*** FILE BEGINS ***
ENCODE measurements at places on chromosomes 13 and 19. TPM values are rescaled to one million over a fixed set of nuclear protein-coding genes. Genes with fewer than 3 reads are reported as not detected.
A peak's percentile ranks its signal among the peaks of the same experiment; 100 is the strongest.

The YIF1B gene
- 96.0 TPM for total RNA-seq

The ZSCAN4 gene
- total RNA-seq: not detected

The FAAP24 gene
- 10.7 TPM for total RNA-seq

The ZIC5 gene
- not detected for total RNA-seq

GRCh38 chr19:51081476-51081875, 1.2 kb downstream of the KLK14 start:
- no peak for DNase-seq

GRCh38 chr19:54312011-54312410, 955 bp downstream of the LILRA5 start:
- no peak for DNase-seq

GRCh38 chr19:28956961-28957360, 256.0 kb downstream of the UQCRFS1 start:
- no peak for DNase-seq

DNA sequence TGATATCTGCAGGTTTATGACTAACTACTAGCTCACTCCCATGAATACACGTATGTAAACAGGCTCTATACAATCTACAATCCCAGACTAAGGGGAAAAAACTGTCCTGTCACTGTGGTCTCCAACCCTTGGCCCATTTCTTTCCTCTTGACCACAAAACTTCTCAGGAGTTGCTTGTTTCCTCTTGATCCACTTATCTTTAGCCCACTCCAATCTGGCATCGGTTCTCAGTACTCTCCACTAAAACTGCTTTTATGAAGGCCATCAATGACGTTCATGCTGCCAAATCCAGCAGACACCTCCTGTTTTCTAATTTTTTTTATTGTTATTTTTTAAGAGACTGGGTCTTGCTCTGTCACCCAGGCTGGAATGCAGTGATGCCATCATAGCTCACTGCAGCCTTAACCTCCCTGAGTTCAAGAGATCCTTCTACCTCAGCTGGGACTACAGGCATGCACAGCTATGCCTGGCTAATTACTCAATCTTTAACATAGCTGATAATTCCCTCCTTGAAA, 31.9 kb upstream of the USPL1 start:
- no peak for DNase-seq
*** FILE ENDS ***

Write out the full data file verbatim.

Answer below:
ENCODE measurements at places on chromosomes 13 and 19. TPM values are rescaled to one million over a fixed set of nuclear protein-coding genes. Genes with fewer than 3 reads are reported as not detected.
A peak's percentile ranks its signal among the peaks of the same experiment; 100 is the strongest.

The YIF1B gene
- 96.0 TPM for total RNA-seq

The ZSCAN4 gene
- total RNA-seq: not detected

The FAAP24 gene
- 10.7 TPM for total RNA-seq

The ZIC5 gene
- not detected for total RNA-seq

GRCh38 chr19:51081476-51081875, 1.2 kb downstream of the KLK14 start:
- no peak for DNase-seq

GRCh38 chr19:54312011-54312410, 955 bp downstream of the LILRA5 start:
- no peak for DNase-seq

GRCh38 chr19:28956961-28957360, 256.0 kb downstream of the UQCRFS1 start:
- no peak for DNase-seq

DNA sequence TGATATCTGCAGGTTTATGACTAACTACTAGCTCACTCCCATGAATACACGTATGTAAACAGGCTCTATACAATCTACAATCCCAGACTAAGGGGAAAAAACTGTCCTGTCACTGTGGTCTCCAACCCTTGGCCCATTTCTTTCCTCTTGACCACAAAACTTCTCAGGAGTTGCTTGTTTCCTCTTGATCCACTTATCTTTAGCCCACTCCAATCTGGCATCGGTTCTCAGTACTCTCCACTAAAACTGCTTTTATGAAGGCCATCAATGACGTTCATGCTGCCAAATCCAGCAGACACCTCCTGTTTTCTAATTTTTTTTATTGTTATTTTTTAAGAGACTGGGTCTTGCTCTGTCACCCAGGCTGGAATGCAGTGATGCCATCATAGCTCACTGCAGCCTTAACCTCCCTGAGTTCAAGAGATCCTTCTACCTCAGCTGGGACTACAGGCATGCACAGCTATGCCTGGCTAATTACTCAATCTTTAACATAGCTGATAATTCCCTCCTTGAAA, 31.9 kb upstream of the USPL1 start:
- no peak for DNase-seq